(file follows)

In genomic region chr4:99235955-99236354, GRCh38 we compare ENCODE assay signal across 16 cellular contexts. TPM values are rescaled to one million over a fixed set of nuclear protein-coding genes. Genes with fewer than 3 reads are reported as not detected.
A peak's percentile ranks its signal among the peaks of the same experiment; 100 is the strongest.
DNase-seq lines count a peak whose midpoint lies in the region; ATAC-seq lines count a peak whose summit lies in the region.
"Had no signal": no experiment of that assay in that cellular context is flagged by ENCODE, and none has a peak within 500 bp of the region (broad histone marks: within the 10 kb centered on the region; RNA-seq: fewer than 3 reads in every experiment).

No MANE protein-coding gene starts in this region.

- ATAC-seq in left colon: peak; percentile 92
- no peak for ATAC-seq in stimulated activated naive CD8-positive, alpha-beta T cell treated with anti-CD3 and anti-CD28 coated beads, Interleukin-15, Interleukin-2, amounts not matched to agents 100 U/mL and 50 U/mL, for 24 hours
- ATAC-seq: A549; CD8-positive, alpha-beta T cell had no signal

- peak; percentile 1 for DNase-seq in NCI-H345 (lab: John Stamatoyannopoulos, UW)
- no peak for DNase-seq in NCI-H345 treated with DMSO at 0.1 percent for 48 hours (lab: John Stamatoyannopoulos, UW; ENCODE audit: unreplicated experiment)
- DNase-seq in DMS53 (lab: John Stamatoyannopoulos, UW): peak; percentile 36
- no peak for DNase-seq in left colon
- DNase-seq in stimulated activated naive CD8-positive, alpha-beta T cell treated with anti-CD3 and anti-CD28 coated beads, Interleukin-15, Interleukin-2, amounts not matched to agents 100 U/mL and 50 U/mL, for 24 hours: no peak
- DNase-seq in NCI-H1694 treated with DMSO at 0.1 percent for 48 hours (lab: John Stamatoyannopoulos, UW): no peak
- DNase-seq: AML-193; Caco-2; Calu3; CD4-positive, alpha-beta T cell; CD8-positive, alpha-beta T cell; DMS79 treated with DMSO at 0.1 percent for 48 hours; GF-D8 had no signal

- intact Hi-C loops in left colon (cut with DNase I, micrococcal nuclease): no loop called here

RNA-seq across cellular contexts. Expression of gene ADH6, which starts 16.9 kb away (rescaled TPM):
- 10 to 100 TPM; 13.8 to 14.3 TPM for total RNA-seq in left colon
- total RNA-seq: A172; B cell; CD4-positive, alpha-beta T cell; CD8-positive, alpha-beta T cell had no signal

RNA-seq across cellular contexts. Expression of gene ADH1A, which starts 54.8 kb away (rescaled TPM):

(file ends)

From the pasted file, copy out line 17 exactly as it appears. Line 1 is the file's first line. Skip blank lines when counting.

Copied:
RNA-seq across cellular contexts. Expression of gene ADH6, which starts 16.9 kb away (rescaled TPM):